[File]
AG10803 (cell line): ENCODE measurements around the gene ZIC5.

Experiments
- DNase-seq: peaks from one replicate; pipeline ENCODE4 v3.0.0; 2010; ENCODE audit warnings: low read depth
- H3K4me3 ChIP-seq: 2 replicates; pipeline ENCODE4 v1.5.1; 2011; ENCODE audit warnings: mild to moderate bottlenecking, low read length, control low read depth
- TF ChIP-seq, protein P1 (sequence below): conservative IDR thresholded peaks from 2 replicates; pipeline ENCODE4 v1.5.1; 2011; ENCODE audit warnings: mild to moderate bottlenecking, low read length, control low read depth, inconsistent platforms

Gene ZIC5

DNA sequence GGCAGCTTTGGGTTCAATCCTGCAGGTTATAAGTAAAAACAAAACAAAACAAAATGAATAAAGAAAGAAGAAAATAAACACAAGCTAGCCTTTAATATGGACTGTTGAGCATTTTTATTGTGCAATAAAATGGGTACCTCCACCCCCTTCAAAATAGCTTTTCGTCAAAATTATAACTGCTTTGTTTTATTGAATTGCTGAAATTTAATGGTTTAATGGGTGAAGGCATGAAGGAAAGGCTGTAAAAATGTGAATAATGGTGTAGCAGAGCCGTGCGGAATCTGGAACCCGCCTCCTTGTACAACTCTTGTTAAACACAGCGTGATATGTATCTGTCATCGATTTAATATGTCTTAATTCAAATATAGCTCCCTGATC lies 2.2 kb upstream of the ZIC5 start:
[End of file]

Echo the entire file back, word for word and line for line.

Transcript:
AG10803 (cell line): ENCODE measurements around the gene ZIC5.

Experiments
- DNase-seq: peaks from one replicate; pipeline ENCODE4 v3.0.0; 2010; ENCODE audit warnings: low read depth
- H3K4me3 ChIP-seq: 2 replicates; pipeline ENCODE4 v1.5.1; 2011; ENCODE audit warnings: mild to moderate bottlenecking, low read length, control low read depth
- TF ChIP-seq, protein P1 (sequence below): conservative IDR thresholded peaks from 2 replicates; pipeline ENCODE4 v1.5.1; 2011; ENCODE audit warnings: mild to moderate bottlenecking, low read length, control low read depth, inconsistent platforms

Gene ZIC5

DNA sequence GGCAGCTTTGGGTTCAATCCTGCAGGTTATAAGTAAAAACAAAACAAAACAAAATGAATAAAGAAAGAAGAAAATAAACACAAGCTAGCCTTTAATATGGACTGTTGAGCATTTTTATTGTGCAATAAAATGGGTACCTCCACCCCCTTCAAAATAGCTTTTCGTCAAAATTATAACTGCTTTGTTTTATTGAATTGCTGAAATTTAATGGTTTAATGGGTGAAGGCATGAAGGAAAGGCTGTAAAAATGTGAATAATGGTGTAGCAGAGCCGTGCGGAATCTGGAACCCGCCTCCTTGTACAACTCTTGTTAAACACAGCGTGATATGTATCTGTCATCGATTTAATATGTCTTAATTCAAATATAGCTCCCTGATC lies 2.2 kb upstream of the ZIC5 start: